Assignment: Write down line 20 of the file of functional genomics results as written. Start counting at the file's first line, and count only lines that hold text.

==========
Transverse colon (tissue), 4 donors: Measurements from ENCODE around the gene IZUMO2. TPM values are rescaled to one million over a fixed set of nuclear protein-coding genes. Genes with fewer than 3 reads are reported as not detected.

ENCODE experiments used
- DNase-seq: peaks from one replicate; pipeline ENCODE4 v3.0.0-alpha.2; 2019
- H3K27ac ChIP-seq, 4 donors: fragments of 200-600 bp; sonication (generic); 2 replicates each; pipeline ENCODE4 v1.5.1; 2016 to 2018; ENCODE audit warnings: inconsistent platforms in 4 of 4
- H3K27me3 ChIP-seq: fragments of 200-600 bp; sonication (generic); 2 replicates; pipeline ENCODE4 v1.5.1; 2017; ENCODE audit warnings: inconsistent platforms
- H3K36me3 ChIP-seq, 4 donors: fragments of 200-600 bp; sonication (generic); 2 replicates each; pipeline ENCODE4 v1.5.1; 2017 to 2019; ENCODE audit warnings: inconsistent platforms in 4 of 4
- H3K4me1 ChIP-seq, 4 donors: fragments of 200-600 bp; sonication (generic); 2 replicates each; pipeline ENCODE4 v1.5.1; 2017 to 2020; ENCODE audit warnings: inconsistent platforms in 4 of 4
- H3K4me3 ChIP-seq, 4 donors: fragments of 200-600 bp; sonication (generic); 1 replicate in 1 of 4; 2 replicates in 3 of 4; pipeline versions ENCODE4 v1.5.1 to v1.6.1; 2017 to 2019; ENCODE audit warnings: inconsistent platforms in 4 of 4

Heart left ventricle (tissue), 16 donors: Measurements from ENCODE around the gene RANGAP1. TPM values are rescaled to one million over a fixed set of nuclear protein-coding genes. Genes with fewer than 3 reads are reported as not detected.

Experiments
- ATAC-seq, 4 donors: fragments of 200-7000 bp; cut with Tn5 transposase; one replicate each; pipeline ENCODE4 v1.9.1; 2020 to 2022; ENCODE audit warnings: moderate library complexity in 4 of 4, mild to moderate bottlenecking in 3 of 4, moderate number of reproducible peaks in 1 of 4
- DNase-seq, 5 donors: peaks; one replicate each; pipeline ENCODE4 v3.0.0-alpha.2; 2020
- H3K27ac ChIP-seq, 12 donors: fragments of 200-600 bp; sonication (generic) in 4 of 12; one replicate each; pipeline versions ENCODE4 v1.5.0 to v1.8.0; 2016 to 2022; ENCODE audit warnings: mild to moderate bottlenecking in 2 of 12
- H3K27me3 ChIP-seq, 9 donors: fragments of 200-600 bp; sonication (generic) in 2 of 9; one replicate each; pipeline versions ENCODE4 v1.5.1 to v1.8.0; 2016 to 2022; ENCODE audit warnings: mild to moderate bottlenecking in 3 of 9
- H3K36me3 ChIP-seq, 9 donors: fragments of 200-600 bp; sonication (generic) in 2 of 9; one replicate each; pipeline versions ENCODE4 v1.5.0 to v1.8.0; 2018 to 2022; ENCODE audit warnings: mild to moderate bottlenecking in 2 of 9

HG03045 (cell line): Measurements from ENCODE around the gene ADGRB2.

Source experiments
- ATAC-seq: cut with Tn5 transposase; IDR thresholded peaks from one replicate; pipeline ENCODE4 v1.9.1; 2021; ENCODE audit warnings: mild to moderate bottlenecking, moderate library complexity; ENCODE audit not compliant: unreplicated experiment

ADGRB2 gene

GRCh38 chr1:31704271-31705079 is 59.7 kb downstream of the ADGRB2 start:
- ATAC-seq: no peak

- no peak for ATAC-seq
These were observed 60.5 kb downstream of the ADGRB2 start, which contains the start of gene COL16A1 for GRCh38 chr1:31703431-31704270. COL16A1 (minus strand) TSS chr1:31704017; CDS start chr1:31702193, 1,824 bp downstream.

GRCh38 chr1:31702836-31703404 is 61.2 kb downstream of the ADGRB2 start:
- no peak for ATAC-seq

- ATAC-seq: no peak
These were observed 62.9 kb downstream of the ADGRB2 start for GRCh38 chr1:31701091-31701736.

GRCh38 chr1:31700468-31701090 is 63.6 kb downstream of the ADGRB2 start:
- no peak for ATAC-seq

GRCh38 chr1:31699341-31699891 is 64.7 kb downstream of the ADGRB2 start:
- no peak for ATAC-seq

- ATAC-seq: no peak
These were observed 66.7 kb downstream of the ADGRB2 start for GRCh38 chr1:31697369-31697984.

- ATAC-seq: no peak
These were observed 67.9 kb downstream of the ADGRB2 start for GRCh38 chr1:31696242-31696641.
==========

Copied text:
GRCh38 chr1:31704271-31705079 is 59.7 kb downstream of the ADGRB2 start: